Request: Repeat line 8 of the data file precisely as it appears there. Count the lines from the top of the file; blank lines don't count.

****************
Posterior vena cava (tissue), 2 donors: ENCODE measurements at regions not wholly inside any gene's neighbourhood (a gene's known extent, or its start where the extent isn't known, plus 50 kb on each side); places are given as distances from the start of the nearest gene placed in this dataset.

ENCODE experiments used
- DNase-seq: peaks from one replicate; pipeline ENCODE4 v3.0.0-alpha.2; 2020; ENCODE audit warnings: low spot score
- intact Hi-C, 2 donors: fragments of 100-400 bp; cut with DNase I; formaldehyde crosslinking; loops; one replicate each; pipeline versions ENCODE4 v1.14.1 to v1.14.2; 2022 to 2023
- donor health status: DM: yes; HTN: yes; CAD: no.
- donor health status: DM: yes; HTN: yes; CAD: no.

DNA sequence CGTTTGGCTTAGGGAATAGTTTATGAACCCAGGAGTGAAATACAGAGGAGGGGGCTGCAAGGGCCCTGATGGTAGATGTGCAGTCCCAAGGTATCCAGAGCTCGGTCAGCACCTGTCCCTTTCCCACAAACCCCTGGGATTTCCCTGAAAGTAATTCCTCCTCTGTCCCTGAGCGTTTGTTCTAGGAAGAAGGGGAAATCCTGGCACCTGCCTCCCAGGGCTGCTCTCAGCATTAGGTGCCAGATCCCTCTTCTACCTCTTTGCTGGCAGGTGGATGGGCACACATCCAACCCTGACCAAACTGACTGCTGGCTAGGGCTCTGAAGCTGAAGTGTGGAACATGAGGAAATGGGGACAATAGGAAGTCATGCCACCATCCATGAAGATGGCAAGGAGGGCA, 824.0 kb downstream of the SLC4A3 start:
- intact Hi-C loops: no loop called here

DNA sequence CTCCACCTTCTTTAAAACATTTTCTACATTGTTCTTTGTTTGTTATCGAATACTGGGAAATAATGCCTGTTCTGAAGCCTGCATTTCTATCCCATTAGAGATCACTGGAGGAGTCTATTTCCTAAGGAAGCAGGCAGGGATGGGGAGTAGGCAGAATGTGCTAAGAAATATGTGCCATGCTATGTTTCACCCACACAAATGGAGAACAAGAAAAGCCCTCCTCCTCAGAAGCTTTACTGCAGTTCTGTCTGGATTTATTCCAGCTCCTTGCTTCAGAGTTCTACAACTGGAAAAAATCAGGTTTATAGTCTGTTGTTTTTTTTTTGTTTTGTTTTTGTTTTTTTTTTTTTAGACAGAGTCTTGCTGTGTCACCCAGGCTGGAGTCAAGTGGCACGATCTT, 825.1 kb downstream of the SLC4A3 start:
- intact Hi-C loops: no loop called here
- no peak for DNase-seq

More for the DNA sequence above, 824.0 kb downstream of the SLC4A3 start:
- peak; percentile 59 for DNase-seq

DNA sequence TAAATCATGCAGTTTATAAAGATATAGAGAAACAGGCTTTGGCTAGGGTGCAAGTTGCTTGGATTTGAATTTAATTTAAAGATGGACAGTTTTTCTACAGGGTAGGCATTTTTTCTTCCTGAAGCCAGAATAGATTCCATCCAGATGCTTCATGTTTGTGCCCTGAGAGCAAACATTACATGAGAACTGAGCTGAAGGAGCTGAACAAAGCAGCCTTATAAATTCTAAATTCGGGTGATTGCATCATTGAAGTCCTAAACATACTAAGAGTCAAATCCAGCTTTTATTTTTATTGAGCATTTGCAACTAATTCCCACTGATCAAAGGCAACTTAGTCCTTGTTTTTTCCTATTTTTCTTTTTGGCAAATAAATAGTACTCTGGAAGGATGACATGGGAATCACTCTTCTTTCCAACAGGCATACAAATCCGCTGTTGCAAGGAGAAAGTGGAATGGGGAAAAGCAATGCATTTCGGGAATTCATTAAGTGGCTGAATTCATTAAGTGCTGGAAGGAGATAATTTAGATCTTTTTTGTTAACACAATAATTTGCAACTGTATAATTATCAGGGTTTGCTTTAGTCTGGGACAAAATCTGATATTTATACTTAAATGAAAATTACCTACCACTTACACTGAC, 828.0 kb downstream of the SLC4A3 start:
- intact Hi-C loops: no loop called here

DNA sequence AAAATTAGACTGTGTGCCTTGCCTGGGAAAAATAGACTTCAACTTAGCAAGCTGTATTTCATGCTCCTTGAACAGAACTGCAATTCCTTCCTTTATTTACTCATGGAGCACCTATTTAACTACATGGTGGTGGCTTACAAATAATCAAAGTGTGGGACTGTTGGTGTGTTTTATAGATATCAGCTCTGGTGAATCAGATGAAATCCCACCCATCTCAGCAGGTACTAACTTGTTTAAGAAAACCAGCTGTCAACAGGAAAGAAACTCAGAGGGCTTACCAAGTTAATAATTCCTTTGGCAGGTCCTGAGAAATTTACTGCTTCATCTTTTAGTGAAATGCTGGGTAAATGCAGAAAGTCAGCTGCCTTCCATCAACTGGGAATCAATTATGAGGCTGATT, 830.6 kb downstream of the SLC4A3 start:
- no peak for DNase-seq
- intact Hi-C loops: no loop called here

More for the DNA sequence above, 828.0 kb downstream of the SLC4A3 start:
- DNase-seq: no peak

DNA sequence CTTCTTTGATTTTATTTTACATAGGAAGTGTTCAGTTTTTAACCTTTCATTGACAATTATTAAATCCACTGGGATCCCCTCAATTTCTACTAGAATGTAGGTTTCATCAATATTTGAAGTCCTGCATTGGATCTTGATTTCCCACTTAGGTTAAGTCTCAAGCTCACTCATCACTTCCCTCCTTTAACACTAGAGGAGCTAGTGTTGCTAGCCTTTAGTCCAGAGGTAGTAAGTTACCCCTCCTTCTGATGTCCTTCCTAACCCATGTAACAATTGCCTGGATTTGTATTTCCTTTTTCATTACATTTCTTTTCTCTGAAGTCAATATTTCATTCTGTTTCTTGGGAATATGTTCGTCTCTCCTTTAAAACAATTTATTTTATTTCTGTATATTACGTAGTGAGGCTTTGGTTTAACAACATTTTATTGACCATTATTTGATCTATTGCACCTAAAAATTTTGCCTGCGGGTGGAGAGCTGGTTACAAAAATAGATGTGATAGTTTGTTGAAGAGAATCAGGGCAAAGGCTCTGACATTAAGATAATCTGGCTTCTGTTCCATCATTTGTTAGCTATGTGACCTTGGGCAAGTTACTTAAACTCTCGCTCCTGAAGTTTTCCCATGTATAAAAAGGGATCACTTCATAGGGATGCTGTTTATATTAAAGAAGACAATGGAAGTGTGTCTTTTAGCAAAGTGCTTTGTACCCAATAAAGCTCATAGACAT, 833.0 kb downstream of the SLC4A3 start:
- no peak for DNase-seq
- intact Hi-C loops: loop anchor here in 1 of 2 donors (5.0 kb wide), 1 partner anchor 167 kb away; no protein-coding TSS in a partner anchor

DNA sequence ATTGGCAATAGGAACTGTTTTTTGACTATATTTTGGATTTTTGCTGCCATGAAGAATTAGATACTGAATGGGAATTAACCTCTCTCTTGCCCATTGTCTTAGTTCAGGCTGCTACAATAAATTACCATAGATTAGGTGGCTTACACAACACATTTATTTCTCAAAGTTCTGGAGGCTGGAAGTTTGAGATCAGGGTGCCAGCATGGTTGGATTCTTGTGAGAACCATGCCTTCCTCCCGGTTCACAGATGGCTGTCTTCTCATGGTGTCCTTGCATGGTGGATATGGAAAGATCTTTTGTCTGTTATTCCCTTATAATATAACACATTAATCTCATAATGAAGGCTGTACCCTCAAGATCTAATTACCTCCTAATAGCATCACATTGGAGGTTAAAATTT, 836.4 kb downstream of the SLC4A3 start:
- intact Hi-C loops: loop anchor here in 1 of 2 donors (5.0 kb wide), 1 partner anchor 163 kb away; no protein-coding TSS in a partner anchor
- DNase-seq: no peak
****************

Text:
- intact Hi-C loops: no loop called here